Never Order A Latte In The Afternoon: The Rules Of Drinking Coffee In Italy

And don't ask for an espresso, either.
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It’s easy to think about Italy when sipping on a frothy cappuccino ― just uttering the name for this drink can make some of us sound (for better or for worse) Italian. But there’s something you need to know about this drink before actually enjoying one in Italy: never order it after 11 a.m.

Cappuccinos, caffé lattes and any other milk-based coffee beverages are considered breakfast in Italy. That’s why you should only order said drinks in the morning, and not too late in the morning either. Eataly suggests: “Don’t order these drinks after 11 a.m. Italians only enjoy milky coffee in the morning ― never in the afternoon, and especially not after a meal!”

Sure, these days it’s easy to find a cappuccino almost any time of day in Italy, but those are on the menu only to make tourists happy ― it isn’t an accepted part of Italian coffee culture.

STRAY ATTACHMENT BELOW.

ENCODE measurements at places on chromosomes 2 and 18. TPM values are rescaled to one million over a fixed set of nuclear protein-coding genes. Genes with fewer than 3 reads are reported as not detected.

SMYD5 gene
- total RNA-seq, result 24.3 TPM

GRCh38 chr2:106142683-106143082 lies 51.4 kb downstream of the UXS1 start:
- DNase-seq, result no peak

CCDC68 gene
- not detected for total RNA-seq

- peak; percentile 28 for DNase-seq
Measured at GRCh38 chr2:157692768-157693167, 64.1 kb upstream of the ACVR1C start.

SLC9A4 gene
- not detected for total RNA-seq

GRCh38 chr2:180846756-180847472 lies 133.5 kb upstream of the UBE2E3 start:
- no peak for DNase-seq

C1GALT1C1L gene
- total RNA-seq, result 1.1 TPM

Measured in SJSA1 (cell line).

“Cappuccino is a breakfast drink for Italians because milk is associated with this time of day. While there are plenty of dairy products like amazing cheeses, Italians don’t drink much milk in general ― milk is for the cappuccino or a baby bottle,” master barista Giorgio Milos at Illy told HuffPost via email.

The reason Italians reserve milky coffee drinks for the morning (with a pastry) is because they consider it to be too heavy for afternoon or after-meal drinking. If you think about how filling these beverages can be, the logic makes sense.

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When Italians need a little caffeine in the afternoon, they drink an espresso. But they don’t call it espresso, because in Italy it’s just coffee (or caffé). To order a shot of espresso in Italy, “you would just say caffè,” explains Milos. Espresso is the technical term and caffé is the drink. Variations on the espresso, like a doppio (which is a double shot) or a macchiato (which comes with a dash of milk), are also accepted.

Now you’re ready for a trip to Italy. Andiamo!

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